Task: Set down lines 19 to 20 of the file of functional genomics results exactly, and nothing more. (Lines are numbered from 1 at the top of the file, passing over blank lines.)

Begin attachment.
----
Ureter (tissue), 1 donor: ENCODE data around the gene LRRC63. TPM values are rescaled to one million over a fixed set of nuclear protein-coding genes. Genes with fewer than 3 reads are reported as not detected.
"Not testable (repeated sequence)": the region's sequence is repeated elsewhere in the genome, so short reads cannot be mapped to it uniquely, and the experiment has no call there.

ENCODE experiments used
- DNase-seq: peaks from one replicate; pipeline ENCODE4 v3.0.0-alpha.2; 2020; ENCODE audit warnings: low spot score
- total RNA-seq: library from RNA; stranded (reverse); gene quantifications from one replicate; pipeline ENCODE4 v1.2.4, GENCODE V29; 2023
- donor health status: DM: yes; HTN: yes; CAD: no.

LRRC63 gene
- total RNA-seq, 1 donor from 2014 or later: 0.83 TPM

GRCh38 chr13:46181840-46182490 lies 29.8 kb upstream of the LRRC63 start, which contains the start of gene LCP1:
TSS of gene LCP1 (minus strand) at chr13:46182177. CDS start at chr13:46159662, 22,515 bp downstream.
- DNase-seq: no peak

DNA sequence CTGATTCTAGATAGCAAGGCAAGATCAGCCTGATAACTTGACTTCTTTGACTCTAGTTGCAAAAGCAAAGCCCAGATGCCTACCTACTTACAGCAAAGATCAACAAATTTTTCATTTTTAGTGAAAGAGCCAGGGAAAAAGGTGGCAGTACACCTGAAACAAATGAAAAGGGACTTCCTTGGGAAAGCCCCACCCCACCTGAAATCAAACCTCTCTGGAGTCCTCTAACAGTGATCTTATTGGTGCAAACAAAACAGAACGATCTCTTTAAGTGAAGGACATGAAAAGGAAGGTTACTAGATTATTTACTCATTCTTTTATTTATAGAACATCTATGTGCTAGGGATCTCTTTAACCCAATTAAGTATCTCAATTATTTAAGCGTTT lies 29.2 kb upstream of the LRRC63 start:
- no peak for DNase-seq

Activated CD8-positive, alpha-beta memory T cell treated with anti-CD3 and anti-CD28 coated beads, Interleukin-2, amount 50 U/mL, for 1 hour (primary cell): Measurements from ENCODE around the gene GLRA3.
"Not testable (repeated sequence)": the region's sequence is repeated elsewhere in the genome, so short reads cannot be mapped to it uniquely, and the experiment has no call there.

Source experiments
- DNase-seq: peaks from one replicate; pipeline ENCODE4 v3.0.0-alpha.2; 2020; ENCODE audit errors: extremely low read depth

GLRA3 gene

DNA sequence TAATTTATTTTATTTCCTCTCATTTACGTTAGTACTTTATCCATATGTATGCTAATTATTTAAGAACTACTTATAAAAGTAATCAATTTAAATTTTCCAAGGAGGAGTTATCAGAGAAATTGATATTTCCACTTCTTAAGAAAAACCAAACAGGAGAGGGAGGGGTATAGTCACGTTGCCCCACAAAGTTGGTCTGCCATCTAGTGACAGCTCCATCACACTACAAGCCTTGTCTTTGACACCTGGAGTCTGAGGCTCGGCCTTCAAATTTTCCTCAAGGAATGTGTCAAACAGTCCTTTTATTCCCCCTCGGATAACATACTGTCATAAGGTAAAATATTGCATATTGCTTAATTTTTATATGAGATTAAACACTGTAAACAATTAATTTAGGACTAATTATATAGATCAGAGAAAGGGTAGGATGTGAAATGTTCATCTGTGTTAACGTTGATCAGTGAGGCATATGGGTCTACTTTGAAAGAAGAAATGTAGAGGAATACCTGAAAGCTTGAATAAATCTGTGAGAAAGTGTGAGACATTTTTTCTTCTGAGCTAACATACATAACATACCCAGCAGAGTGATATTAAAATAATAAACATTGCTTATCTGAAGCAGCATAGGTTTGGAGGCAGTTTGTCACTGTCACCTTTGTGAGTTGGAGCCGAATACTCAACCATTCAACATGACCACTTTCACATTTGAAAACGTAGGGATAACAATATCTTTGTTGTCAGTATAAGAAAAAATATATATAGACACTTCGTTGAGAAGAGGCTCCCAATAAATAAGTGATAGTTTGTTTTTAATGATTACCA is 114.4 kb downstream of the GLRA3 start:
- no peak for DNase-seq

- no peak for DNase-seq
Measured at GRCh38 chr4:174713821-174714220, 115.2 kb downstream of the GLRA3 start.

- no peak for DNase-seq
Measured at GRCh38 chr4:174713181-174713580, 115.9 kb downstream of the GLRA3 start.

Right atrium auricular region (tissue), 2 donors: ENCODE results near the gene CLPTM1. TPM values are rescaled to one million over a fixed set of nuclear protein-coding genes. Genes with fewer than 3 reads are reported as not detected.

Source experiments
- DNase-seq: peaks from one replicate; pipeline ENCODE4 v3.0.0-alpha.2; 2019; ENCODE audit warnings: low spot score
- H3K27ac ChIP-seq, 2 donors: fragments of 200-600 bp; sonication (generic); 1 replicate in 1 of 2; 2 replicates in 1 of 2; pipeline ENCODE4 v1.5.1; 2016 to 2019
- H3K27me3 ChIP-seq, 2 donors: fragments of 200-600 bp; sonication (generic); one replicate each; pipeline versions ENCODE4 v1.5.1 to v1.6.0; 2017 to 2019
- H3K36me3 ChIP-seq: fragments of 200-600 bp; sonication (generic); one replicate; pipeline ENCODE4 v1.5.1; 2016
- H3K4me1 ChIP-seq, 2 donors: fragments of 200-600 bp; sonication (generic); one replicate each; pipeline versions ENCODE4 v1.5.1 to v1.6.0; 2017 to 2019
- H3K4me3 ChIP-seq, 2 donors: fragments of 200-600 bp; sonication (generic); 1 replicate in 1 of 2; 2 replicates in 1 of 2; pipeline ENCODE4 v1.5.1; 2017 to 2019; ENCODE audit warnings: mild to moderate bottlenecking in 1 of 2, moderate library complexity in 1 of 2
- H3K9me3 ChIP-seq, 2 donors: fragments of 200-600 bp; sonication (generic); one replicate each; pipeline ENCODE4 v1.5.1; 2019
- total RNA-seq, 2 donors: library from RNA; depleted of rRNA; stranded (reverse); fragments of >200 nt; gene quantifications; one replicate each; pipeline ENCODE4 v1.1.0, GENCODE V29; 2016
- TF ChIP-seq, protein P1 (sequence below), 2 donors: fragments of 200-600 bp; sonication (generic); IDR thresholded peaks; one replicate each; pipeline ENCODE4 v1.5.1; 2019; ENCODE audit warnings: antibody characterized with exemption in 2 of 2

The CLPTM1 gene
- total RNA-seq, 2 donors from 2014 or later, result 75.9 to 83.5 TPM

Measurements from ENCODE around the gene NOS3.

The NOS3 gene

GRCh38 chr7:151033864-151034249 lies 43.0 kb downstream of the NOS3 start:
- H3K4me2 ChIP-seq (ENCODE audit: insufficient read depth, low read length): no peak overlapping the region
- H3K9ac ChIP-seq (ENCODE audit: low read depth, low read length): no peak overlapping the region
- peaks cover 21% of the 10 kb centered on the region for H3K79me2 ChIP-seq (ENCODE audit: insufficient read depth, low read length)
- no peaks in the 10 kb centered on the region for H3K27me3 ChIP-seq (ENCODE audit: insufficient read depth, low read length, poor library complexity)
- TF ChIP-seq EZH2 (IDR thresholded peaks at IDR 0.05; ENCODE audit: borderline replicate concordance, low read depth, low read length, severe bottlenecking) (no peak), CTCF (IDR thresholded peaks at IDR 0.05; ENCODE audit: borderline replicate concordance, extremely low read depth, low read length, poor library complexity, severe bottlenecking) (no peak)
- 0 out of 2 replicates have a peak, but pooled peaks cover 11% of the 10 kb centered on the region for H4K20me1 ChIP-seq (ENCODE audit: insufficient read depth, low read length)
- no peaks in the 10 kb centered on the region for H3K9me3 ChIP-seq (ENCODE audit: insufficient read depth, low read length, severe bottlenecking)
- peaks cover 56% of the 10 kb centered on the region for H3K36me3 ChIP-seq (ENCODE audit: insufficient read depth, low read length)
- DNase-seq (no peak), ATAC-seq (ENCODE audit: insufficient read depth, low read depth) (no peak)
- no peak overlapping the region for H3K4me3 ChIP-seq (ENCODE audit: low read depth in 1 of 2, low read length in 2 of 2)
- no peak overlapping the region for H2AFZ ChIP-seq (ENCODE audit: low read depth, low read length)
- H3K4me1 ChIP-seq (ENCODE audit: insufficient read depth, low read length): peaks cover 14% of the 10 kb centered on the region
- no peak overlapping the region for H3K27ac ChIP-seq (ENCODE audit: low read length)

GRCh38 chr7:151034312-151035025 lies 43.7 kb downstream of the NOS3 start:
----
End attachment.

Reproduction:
DNA sequence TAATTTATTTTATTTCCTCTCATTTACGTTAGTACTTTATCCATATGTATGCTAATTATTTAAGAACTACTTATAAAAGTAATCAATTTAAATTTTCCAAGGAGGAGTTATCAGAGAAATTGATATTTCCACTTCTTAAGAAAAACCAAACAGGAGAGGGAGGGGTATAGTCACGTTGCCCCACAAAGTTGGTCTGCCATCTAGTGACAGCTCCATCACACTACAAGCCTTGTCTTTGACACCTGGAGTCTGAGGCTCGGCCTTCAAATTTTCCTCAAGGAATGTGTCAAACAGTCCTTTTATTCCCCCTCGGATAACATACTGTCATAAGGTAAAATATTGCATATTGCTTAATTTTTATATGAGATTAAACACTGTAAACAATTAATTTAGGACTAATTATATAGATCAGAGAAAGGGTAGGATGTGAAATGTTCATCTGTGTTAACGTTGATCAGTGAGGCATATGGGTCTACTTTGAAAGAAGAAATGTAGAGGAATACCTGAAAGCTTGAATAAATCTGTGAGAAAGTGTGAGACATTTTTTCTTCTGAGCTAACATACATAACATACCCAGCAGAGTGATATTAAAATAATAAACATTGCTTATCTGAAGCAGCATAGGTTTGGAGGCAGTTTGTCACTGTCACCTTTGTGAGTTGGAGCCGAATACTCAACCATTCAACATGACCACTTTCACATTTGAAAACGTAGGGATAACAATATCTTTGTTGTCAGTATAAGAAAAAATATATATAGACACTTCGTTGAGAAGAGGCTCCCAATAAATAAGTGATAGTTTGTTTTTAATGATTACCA is 114.4 kb downstream of the GLRA3 start:
- no peak for DNase-seq